Skill, dedication and drive led Jenna Rogers to two Big Ten high jump championships this year.
But how the Nebraska freshman began to accelerate in the sport may have been kickstarted by a little luck.
Rogers was 11 when she was competing as a high jumper for a recreational club in her hometown of Rutherford, New Jersey. She had a mentor, Luke Russell from Australia, that knew a thing or two about the event.
“It’s weird,” Rogers said laughing. “I had an Olympic high jumper coach for recreation track and field. He happened to move into the town and volunteered. One of the best coaches and I had no idea.
“That was kind of a luck-type scenario for sure.”
And with the help of Mom (We’ll get to that later) Rogers was on her way, winning a national high school title in 2017.
After her first season with Nebraska was derailed by a foot injury — she competed in just one meet — Rogers bounced back to win a Big Ten indoor championship in February. She made it an indoor-outdoor sweep after clearing 5 feet, 11½ inches at the Big Ten outdoor championships two weeks ago in Minneapolis. Rogers will compete Saturday at the NCAA Division I West regional meet in Fayetteville, Arkansas. She is ranked fifth in the region.
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Rogers became the first Husker woman to sweep the conference high jump titles since Na’Tassia Vice in 2004 when NU was in the Big 12.
“I found a lot of success in indoor, I think more than I ever imagined, but that set me up to be super-confident coming into outdoor,” Rogers said. “I knew I was All-American, I knew I was Big Ten champ and I felt like I had to back that up for outdoor, but I came in confident because I knew I could be up there with some of the best in the country.”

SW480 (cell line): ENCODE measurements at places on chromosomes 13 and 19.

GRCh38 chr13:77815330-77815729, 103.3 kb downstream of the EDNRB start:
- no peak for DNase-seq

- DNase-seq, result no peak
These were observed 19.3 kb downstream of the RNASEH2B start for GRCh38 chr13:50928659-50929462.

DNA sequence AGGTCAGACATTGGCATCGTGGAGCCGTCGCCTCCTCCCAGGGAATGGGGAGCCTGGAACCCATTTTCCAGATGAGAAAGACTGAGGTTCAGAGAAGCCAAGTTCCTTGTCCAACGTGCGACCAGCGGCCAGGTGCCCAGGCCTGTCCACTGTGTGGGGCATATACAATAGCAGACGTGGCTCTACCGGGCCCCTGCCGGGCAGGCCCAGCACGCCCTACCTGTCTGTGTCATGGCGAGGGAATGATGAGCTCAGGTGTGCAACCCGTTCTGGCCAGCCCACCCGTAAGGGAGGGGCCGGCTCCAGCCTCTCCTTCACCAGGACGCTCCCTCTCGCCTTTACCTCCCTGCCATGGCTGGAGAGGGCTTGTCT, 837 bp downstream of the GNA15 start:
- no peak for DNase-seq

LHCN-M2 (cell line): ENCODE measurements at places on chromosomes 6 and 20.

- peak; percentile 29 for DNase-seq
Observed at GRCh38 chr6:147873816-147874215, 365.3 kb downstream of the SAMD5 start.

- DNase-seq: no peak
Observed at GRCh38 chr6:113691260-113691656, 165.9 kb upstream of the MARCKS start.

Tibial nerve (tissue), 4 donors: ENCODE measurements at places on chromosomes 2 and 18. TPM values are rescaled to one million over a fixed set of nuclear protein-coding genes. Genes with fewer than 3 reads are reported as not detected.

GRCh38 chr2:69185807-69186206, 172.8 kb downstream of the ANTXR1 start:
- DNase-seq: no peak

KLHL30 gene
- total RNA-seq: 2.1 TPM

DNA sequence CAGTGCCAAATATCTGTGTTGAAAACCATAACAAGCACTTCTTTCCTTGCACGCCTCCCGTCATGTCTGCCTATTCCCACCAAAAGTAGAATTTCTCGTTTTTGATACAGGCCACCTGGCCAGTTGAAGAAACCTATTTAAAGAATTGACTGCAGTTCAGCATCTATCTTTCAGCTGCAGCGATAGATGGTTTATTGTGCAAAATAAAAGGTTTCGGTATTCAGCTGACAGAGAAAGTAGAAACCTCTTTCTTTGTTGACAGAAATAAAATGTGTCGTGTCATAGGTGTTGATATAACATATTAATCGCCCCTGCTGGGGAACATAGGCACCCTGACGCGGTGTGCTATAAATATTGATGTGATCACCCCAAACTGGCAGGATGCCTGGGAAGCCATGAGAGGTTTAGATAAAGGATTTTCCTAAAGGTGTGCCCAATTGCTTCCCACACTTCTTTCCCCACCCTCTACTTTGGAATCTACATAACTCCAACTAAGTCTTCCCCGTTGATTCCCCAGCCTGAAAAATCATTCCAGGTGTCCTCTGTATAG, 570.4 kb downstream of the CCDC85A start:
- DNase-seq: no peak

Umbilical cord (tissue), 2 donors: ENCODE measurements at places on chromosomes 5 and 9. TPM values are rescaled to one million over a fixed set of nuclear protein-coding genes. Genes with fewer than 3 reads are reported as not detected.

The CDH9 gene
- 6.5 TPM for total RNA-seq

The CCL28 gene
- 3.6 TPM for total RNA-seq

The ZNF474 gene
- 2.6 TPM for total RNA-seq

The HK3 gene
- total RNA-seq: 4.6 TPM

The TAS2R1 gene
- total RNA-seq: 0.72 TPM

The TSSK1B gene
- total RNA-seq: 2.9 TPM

Now Rogers is among the best, and that includes in the Husker all-time charts. Her jump of 6-1¼ at the John McDonnell Invitational earlier this spring ranks fourth all-time.
And though Rogers didn’t reach 6 feet at Big Tens, she remains positive about her progress (remind you, she’s just a freshman).
“These are the two best seasons that I’ve ever had in my life,” she said referring to indoor and outdoor. “Obviously in the past week or so I haven’t reached the 6-foot mark, but 5-11 is pretty close. On average, I’m jumping really well and I can’t complain about that at all.”
Rogers said it was easy to get discouraged after an injury like last year’s. Will she be the old Jenna again, she wondered?
But she dedicated herself during rehab and went back home to New Jersey over the summer to catch up on training and lift weights. Once back at Nebraska, high jump coach Dusty Jonas helped Rogers make up lost ground.
“Having him there to walk me through my injury, to tell me what to do, what to fix, have the perfect training plan going into each meet gives me confidence alone, and obviously prepares me to jump well,” Rogers said.
Rogers also is part of the No. 2 high jumping team in the country, so that also provides a push. Sophomore Riley Masten and senior Madison Yerigan tied for fifth at Big Tens, and freshman Brooklyn Miller was seventh.
Now a year after sitting on the …….